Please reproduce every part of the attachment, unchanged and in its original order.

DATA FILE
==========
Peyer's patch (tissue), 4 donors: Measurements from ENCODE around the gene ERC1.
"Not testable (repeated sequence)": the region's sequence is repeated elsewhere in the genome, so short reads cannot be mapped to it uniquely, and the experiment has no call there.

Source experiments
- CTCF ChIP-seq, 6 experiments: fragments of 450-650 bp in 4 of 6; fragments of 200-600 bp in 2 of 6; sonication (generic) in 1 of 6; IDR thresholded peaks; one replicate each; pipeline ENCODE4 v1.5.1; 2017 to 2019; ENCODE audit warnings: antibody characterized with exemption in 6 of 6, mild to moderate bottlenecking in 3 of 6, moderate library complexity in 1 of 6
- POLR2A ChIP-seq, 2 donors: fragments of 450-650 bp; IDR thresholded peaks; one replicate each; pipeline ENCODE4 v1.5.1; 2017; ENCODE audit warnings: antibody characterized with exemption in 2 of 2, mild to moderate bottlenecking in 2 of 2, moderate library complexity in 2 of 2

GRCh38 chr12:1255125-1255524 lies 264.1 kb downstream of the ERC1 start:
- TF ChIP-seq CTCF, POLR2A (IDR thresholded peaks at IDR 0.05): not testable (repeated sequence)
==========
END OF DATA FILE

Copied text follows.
Peyer's patch (tissue), 4 donors: Measurements from ENCODE around the gene ERC1.
"Not testable (repeated sequence)": the region's sequence is repeated elsewhere in the genome, so short reads cannot be mapped to it uniquely, and the experiment has no call there.

Source experiments
- CTCF ChIP-seq, 6 experiments: fragments of 450-650 bp in 4 of 6; fragments of 200-600 bp in 2 of 6; sonication (generic) in 1 of 6; IDR thresholded peaks; one replicate each; pipeline ENCODE4 v1.5.1; 2017 to 2019; ENCODE audit warnings: antibody characterized with exemption in 6 of 6, mild to moderate bottlenecking in 3 of 6, moderate library complexity in 1 of 6
- POLR2A ChIP-seq, 2 donors: fragments of 450-650 bp; IDR thresholded peaks; one replicate each; pipeline ENCODE4 v1.5.1; 2017; ENCODE audit warnings: antibody characterized with exemption in 2 of 2, mild to moderate bottlenecking in 2 of 2, moderate library complexity in 2 of 2

GRCh38 chr12:1255125-1255524 lies 264.1 kb downstream of the ERC1 start:
- TF ChIP-seq CTCF, POLR2A (IDR thresholded peaks at IDR 0.05): not testable (repeated sequence)